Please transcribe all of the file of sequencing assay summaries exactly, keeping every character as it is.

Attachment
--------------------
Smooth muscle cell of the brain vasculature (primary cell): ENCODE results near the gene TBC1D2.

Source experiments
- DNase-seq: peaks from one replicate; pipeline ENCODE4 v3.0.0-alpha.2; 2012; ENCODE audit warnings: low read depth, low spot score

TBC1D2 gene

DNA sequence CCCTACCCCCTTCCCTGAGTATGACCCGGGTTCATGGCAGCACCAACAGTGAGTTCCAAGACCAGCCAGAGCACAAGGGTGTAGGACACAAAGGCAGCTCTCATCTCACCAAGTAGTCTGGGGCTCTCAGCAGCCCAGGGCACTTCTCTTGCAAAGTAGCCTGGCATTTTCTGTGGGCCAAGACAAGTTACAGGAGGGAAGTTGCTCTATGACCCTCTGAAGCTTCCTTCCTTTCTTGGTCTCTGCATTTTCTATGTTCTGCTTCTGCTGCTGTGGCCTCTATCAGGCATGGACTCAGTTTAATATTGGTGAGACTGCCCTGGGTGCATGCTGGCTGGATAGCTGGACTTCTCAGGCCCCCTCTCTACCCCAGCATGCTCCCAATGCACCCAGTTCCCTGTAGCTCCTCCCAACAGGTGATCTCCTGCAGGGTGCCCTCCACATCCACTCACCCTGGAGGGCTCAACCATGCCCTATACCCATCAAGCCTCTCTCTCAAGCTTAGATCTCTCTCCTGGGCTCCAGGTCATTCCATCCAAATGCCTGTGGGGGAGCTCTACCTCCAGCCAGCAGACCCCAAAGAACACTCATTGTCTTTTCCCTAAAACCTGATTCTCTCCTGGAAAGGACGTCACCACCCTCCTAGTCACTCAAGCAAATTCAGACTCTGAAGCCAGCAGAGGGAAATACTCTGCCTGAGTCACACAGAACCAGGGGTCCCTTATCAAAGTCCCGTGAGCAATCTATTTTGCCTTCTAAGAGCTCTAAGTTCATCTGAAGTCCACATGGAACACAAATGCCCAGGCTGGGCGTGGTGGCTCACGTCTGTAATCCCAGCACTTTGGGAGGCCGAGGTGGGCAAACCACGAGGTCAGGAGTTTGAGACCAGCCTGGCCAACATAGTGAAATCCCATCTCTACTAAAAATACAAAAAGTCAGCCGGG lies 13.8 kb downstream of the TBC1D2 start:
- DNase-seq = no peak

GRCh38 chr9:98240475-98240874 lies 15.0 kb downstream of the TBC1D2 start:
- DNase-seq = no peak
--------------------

Smooth muscle cell of the brain vasculature (primary cell): ENCODE results near the gene TBC1D2.

Source experiments
- DNase-seq: peaks from one replicate; pipeline ENCODE4 v3.0.0-alpha.2; 2012; ENCODE audit warnings: low read depth, low spot score

TBC1D2 gene

DNA sequence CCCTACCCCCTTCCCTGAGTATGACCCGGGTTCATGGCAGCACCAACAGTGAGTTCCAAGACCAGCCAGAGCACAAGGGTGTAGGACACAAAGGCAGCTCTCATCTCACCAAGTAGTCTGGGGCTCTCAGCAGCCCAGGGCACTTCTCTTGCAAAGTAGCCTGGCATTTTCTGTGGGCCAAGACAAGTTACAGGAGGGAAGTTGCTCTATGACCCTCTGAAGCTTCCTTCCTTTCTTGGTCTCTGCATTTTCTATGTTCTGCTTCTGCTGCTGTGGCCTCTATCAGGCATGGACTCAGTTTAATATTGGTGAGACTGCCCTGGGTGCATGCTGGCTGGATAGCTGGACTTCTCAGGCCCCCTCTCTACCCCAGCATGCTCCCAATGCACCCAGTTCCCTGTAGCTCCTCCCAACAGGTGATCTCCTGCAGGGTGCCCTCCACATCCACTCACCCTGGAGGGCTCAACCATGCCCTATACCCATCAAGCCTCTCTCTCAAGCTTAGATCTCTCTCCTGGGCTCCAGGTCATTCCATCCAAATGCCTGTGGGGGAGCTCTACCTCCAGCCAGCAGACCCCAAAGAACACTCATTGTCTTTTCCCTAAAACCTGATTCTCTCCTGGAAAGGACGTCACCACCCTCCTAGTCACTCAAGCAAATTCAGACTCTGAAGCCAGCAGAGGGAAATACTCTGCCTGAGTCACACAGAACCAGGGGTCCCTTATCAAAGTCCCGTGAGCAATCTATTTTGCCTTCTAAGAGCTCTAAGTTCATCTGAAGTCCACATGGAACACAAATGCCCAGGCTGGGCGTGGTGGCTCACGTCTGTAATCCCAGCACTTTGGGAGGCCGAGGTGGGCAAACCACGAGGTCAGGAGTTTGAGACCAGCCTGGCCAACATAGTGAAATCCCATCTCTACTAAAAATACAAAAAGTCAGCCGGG lies 13.8 kb downstream of the TBC1D2 start:
- DNase-seq = no peak

GRCh38 chr9:98240475-98240874 lies 15.0 kb downstream of the TBC1D2 start:
- DNase-seq = no peak